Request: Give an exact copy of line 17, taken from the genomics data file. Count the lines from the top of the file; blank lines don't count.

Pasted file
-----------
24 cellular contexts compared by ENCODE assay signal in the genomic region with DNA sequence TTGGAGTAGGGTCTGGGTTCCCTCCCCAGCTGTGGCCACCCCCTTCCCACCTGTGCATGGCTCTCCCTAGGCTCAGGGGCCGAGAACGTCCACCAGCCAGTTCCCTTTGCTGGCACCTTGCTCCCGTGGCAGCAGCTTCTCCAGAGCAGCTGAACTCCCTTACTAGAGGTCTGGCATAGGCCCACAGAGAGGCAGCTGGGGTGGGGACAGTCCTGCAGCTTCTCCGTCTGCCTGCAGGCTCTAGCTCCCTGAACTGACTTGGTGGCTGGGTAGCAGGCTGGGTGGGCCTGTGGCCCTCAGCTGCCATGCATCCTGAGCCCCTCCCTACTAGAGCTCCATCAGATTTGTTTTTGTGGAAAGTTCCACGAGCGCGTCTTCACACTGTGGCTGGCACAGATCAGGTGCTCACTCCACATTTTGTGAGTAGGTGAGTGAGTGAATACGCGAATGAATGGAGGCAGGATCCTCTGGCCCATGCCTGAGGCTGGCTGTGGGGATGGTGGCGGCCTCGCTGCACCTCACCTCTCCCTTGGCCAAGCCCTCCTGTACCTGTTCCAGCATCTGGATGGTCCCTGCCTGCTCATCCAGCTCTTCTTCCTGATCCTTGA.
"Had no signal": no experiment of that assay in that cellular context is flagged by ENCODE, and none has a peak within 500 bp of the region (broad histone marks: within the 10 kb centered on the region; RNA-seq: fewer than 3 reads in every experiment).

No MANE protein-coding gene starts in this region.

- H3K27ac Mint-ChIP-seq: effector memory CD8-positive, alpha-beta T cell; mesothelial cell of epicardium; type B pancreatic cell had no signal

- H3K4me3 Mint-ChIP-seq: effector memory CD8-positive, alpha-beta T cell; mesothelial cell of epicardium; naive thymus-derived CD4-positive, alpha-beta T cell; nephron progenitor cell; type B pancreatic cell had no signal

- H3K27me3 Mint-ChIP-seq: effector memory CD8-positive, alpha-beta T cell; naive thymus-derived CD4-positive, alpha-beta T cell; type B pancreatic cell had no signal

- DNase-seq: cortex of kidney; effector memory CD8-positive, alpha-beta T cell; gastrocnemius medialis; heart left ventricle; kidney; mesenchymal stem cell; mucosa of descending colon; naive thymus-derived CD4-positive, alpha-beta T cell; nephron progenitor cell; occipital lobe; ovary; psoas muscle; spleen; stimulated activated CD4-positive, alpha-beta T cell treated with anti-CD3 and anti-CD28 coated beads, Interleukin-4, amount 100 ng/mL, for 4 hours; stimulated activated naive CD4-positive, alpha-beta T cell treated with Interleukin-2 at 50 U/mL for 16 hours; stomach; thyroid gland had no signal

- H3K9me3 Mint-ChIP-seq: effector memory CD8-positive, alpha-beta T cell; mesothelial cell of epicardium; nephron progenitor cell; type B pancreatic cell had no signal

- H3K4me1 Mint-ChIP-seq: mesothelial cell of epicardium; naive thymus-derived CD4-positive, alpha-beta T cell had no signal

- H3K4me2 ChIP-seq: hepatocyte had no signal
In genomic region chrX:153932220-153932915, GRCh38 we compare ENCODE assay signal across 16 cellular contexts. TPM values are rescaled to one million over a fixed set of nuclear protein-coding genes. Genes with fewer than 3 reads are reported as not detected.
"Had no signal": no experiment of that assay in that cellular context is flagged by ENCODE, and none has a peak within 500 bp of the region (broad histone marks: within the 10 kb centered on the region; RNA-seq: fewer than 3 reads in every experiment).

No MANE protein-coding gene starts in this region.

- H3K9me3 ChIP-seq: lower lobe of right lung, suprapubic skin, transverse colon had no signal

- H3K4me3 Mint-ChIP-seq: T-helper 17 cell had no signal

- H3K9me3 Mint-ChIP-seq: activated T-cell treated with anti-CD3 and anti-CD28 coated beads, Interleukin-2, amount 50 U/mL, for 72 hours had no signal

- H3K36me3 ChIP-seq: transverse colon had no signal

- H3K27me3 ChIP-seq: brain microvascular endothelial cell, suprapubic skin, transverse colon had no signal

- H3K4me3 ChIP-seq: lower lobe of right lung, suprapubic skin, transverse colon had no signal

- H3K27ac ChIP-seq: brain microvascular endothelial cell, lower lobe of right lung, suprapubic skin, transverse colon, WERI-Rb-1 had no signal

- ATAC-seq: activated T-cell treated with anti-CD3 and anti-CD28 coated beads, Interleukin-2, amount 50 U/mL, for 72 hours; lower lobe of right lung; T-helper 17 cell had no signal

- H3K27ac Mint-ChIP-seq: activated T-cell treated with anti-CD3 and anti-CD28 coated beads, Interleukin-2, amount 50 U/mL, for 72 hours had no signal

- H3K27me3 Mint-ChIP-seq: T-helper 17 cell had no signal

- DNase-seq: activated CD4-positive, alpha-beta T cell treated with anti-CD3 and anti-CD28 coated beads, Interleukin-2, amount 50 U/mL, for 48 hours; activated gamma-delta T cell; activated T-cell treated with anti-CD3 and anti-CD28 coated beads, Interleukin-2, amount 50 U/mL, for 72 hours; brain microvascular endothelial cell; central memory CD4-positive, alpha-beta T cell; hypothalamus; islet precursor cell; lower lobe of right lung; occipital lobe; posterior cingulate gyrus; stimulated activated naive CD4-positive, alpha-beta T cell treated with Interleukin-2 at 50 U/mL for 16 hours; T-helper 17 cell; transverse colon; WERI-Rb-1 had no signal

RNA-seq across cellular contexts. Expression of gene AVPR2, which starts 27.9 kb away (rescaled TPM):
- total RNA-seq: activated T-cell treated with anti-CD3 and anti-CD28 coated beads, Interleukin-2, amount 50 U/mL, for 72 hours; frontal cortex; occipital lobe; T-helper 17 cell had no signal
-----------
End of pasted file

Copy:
- H3K36me3 ChIP-seq: transverse colon had no signal